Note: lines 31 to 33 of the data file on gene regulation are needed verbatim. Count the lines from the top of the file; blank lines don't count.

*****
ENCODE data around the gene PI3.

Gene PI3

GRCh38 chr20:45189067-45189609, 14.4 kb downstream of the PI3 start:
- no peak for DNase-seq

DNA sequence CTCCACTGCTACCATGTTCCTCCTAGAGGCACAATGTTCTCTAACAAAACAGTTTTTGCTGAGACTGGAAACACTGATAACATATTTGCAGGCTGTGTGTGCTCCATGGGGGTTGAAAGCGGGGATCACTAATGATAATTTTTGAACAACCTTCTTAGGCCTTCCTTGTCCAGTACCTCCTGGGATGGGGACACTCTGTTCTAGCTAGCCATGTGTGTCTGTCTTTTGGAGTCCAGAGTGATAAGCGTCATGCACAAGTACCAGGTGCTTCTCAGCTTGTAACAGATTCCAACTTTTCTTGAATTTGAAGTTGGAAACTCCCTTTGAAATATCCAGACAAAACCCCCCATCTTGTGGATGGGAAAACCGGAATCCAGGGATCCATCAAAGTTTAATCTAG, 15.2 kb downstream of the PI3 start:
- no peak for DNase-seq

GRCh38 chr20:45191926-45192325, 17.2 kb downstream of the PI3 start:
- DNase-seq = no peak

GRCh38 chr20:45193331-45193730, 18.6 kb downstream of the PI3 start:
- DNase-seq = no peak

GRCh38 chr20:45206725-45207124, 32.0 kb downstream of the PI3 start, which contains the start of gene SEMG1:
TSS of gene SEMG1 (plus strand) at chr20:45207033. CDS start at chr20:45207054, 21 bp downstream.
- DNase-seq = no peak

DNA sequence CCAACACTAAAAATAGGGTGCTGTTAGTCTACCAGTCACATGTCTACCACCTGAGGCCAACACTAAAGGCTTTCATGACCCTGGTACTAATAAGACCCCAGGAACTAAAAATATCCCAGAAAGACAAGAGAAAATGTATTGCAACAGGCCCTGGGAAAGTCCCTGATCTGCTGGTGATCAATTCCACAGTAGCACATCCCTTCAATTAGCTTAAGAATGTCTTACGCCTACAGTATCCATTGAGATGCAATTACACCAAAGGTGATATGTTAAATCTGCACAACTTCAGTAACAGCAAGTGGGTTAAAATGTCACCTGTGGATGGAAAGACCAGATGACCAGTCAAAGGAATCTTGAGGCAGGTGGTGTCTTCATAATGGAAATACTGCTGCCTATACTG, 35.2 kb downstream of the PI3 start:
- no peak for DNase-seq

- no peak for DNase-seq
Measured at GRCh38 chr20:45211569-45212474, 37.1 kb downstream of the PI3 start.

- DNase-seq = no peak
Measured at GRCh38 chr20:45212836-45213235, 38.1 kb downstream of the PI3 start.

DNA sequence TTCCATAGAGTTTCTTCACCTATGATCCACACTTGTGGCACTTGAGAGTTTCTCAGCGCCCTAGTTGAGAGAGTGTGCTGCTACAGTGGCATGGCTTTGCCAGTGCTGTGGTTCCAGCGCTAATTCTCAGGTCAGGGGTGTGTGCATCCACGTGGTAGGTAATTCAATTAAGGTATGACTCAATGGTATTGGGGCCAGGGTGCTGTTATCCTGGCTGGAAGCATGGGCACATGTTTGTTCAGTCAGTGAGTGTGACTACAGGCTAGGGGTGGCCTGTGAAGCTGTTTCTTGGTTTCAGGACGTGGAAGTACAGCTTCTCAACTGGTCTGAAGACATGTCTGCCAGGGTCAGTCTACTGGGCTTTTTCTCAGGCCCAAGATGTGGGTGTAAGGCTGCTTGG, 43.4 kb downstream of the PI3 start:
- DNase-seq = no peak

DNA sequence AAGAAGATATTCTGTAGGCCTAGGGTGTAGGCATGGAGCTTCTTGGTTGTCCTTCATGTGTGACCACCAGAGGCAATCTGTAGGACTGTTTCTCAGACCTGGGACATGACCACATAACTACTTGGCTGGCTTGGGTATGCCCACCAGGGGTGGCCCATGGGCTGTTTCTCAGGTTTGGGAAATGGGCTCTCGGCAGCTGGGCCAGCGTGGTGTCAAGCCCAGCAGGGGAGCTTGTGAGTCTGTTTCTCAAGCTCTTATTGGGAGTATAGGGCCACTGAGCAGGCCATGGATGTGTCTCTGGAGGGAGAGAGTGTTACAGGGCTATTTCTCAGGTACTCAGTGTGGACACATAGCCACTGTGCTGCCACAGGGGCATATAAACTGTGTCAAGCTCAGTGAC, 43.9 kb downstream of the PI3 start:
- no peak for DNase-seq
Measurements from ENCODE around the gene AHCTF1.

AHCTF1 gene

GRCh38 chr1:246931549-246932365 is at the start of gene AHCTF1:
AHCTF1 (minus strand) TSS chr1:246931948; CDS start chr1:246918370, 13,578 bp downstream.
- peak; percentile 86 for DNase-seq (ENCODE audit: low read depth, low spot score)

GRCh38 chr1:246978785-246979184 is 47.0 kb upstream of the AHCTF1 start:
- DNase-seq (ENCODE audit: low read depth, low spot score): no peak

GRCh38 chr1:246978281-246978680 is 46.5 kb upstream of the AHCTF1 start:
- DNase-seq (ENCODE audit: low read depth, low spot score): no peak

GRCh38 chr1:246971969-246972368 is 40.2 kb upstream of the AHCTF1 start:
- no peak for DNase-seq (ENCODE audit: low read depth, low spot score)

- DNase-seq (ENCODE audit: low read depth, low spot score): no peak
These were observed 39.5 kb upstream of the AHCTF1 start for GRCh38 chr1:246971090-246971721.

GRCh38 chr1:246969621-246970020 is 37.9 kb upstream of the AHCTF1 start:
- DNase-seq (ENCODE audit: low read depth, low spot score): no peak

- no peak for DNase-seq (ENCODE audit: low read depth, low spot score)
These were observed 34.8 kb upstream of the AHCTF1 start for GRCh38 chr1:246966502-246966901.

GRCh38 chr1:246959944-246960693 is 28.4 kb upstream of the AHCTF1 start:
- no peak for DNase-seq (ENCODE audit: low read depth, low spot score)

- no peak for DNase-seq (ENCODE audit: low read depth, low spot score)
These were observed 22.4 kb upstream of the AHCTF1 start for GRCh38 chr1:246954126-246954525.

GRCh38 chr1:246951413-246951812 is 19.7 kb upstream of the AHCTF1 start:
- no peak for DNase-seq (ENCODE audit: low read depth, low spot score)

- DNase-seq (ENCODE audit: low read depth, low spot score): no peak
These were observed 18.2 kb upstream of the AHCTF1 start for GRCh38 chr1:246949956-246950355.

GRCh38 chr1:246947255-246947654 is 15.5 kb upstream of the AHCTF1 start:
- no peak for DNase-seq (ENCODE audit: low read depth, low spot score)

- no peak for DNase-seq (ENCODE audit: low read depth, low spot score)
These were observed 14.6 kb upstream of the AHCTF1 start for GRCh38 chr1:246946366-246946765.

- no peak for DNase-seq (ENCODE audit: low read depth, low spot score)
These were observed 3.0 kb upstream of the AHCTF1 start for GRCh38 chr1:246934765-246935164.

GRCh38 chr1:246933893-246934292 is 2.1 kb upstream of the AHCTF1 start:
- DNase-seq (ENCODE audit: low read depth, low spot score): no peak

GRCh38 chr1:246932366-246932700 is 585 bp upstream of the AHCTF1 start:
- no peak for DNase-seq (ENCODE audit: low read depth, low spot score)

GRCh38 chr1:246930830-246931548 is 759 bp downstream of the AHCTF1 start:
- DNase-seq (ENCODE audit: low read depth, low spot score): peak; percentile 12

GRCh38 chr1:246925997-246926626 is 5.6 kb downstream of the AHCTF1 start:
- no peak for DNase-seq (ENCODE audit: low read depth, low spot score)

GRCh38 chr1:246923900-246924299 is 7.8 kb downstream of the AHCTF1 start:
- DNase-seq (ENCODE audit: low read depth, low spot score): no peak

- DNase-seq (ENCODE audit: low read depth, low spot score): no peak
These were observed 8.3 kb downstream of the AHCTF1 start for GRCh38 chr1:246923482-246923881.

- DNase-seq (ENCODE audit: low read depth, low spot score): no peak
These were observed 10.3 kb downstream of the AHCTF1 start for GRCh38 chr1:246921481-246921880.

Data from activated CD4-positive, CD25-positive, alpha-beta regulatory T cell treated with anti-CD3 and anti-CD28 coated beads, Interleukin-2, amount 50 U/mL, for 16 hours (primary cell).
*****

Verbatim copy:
GRCh38 chr1:246978281-246978680 is 46.5 kb upstream of the AHCTF1 start:
- DNase-seq (ENCODE audit: low read depth, low spot score): no peak

GRCh38 chr1:246971969-246972368 is 40.2 kb upstream of the AHCTF1 start: